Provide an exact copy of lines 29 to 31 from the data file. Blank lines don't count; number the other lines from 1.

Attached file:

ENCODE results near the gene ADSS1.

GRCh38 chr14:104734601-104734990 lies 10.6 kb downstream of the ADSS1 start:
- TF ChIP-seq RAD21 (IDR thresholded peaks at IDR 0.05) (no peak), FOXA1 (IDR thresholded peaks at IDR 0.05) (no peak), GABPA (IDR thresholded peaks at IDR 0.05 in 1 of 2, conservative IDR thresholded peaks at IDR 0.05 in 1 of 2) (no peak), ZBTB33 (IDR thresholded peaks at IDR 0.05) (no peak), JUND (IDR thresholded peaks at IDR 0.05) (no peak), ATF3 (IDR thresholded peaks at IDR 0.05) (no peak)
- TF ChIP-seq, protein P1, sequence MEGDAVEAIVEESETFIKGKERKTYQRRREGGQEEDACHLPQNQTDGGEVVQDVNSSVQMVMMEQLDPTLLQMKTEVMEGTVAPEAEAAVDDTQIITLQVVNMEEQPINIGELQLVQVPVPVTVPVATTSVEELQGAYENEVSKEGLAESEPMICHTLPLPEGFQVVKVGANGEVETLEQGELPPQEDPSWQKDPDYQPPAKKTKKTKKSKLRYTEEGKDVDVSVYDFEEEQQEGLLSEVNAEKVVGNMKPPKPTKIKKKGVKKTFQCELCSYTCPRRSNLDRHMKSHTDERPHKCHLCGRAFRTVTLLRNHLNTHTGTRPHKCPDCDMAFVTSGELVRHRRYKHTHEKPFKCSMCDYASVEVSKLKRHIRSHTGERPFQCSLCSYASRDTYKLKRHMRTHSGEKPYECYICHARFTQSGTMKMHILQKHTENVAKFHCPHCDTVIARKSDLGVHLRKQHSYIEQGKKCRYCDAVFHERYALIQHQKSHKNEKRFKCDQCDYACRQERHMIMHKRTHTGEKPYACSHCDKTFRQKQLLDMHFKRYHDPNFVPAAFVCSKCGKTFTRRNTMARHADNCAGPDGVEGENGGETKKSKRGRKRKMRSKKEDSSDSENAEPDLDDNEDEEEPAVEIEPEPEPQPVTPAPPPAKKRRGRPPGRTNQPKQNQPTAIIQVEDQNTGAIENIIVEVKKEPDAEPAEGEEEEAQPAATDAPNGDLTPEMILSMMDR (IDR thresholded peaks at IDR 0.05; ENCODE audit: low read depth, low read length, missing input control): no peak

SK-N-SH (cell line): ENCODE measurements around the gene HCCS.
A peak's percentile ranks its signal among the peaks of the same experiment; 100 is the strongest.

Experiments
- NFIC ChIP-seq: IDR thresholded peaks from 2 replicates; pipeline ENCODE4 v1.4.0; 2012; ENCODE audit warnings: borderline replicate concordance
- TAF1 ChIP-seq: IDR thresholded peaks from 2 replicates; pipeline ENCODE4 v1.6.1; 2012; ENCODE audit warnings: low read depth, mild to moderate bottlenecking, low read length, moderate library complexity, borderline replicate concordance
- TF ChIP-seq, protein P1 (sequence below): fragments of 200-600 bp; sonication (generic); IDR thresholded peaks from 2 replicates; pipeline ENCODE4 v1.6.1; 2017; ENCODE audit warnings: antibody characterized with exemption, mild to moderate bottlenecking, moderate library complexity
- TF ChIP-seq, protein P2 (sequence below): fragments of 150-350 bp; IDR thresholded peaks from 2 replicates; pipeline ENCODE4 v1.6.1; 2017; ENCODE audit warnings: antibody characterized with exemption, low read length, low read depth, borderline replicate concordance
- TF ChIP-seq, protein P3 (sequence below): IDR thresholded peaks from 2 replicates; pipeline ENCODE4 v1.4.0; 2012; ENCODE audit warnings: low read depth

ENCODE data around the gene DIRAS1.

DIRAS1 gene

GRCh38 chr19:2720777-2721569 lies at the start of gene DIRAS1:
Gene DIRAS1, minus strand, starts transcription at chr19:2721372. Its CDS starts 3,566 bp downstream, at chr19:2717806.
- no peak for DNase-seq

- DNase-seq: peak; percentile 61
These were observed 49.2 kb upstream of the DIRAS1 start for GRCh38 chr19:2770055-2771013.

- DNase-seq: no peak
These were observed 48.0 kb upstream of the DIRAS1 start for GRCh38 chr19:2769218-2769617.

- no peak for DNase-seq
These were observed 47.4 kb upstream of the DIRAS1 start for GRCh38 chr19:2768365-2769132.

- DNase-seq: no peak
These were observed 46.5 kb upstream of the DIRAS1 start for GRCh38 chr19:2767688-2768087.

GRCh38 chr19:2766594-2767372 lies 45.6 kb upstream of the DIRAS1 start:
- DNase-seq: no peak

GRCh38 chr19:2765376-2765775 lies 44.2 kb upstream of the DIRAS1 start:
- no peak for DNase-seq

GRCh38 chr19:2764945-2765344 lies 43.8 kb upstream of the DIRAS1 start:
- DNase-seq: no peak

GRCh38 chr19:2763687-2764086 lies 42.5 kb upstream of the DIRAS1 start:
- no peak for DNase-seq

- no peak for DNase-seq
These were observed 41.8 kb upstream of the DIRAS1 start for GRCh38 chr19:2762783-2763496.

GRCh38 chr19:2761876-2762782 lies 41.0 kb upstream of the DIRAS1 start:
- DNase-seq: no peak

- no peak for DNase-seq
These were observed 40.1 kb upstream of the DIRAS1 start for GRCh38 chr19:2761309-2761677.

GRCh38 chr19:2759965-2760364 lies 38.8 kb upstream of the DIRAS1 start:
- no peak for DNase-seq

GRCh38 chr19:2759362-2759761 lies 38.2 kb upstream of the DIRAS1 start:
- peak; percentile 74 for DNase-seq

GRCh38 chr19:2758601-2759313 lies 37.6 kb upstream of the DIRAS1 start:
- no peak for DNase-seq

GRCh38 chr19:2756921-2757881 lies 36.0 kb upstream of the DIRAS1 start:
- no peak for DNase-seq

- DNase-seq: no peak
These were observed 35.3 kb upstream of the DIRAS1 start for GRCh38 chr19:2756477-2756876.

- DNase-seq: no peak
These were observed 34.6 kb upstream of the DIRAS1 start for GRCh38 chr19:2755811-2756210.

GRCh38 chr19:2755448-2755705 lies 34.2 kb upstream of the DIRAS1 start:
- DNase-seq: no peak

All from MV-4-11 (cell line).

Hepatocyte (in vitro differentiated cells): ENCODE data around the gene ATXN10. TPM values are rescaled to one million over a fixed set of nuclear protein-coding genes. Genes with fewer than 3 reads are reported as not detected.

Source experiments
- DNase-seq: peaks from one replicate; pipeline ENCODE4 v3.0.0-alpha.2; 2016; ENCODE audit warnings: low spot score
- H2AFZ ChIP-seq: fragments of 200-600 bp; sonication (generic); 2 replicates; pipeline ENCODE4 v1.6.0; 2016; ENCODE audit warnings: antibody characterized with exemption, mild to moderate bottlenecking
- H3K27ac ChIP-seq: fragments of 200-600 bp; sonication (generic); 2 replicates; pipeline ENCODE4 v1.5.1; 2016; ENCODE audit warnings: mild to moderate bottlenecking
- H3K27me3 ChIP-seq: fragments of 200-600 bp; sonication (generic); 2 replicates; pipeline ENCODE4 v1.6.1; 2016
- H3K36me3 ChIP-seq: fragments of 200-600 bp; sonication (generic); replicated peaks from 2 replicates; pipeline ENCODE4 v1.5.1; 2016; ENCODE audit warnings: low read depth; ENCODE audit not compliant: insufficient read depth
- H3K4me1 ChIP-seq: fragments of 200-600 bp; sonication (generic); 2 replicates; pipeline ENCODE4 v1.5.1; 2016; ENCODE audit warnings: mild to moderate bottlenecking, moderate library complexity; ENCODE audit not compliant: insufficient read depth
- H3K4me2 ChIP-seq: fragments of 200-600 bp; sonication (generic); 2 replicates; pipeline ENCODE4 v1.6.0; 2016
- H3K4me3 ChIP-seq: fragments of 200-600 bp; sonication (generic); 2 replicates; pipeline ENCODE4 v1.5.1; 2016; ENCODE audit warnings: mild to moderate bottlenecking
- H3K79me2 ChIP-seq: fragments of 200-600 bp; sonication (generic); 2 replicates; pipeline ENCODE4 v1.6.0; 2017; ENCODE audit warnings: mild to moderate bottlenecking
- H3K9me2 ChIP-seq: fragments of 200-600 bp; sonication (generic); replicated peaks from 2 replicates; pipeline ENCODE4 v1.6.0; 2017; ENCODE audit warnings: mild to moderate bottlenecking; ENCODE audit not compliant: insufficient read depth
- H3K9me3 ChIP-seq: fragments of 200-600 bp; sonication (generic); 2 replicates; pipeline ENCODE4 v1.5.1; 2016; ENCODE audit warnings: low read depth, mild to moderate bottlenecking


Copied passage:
- no peak for DNase-seq

GRCh38 chr19:2764945-2765344 lies 43.8 kb upstream of the DIRAS1 start:
- DNase-seq: no peak